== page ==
Polymers can be easily processed and fabricated into intricately shaped components without damaging CNTs during processing using conventional methods, and hence the manufacturing cost can be certainly reduced. Therefore, CNT based polymer nanocomposites (CNT/polymer nanocomposites) stimulate great interests and have been extensively investigated. Several recent reviews summarizing different aspects of the composite investigations display a broad spectrum of properties useful for production of electrodes for batteries and fuel cells, sensors for chemical vapour, electromagnetic radiation shielding materials, electrical heaters, as well as pressure, deformation and temperature sensors and photovoltaic cells (Thostenson et al., 2001; Popov, 2004; Breuer & Sundararaj, 2004; Ramirez, 2005; Moniruzzaman & Winey, 2006; Baibarac & Gomez-Romero, 2006; Rajesh et al., 2009; Spitalsky et al., 2010). Specials interest is represented by electrical properties of the composites because of the variety of potential applications.

A lot of the research work aimed at understanding the properties and associated mechanisms of these materials has focused largely on bulk properties. An important conclusion of these works is that because of the complexity of the system during the formation of aggregates (from a uniform dispersion of nano-fillers to formation of the mesostructure), the analysis of the overall electric and dielectric response has often been done on a phenomenological basis. It is now clear that the dispersion of the individual tubes inside the polymeric matrix is of a major concern, and the processing conditions must carefully realized to avoid the tendency of CNTs to agglomerates. Furthermore, understanding the interaction of nanoparticles and polymer matrices, structural and transport property characteristics at the nano- and micro- meter range is crucial to exploring their full potential in various applications. While it is critical to characterize the composite structure/properties at the sub-micron or nanoscale, only a few techniques are suitable for this purpose. Although electron microscopy techniques such as scanning electron microscopy (SEM) and transmission electron microscopy (TEM) have high spatial resolution, high energy electrons can damage polymer films and induces undesired structural changes to CNTs (Banhart, 1999; Li & Banhart, 2004; Yuzvinsky et al., 2005). Scanning probe microscopy (SPM), however, has proven itself to be a valuable tool for nanocomposite characterization and often used to quantify the bulk/surface properties.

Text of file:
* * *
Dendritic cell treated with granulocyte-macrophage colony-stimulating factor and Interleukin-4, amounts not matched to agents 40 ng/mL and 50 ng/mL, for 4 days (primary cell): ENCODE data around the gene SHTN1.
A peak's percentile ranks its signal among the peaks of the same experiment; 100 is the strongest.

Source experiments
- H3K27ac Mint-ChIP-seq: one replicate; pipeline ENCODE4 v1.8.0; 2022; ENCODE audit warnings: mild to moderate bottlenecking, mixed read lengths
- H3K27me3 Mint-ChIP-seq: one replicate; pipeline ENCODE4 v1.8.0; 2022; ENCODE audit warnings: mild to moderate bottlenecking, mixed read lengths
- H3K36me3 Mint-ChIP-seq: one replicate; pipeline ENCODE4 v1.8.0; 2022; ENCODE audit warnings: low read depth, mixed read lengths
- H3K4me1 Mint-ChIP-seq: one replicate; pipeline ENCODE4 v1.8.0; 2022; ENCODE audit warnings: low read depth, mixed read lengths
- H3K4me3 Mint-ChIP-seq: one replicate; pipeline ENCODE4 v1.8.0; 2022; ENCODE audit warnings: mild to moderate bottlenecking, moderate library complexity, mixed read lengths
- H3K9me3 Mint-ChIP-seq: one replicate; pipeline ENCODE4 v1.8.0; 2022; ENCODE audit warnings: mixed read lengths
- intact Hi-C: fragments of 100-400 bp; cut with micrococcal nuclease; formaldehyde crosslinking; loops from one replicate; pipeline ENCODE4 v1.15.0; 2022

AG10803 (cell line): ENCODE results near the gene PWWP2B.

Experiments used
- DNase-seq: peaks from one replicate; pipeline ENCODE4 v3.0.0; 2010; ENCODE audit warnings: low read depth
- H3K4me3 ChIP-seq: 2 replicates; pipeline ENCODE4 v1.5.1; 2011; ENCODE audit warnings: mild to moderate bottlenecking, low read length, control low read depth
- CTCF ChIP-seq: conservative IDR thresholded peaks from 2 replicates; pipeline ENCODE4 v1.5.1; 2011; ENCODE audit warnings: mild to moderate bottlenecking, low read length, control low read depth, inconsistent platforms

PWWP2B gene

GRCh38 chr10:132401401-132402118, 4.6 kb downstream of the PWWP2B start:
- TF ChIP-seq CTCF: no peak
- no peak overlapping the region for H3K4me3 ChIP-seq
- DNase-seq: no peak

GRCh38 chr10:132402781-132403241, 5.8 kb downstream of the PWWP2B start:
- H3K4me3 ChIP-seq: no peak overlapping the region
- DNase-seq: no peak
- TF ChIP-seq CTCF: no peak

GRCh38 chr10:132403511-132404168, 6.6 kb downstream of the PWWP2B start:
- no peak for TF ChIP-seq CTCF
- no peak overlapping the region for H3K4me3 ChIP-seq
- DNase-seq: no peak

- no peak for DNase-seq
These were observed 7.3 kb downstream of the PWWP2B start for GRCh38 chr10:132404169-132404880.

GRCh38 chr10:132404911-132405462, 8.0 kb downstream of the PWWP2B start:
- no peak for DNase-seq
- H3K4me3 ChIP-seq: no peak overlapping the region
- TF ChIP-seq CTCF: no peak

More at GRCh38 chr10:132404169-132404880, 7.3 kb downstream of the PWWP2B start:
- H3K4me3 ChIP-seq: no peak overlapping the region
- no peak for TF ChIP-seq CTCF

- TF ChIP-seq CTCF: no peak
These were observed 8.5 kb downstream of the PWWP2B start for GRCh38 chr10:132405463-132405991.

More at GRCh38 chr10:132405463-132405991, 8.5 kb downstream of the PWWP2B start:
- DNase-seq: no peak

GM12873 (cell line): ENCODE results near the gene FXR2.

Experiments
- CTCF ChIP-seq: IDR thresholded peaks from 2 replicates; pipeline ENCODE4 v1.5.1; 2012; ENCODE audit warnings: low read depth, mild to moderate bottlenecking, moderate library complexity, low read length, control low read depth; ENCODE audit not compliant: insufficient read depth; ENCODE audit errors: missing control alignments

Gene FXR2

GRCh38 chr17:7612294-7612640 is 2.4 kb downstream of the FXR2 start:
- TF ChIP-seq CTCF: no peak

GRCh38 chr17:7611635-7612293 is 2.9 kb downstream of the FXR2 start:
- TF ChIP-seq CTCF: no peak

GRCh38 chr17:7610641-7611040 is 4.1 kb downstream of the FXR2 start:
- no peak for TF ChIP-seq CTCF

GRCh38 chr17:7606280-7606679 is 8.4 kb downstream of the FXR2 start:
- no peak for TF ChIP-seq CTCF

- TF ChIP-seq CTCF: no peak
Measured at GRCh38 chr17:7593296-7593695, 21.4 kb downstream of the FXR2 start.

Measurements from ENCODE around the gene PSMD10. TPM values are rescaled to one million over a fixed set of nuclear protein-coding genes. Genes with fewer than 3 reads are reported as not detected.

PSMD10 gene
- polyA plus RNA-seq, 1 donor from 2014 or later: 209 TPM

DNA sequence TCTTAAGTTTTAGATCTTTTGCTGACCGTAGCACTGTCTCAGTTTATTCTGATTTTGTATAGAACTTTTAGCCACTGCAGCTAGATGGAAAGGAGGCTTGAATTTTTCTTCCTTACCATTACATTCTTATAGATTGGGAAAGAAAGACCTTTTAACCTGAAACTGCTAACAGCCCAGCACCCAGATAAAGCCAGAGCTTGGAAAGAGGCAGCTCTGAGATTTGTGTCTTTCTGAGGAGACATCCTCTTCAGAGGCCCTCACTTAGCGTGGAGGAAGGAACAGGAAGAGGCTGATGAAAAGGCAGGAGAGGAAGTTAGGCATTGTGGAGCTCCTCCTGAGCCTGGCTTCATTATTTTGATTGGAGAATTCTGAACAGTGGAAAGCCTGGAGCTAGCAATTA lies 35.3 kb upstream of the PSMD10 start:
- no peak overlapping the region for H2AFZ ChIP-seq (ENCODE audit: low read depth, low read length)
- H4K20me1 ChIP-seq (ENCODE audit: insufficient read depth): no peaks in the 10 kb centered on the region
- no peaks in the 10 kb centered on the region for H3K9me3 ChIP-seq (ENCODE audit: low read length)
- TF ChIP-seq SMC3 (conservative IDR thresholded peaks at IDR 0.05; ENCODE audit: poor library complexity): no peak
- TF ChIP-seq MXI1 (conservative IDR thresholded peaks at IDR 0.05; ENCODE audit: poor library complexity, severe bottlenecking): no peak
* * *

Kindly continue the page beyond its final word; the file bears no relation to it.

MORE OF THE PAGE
Key Terms in this Chapter

Electrical Conductivity: A property of a material that quantifies the ease with which charges flow inside the material along an applied electric field or voltage gradient.

Polymer: A large molecule or macromolecule composed of many repeated subunits known as monomer.

Work Function: The minimum energy required to remove an electron from inside a metal to vacuum.

Tunneling: The penetration of an electron through a potential energy barrier by virtue of the electron’s wave-like behavior.

Electrostatic: A branch of physics that deals with phenomena and properties of stationary or slow-moving electric charges.

Composites: Materials made from two or more constituent with significantly different physical or chemical properties, that when combined, produce a material with characteristics different from the individual components.

Carbon Nanotube: Macro-molecule of carbon analogous to a sheet of graphite rolled into a cylinder. There are single-walled (one atomistic layer of graphene) and multi-walled carbone nanotubes. Their diameter ranges from fractions of nanometer to few tens of nanometers. They have a significantly higher aspect ratio than any materials reaching 132,000,000:1.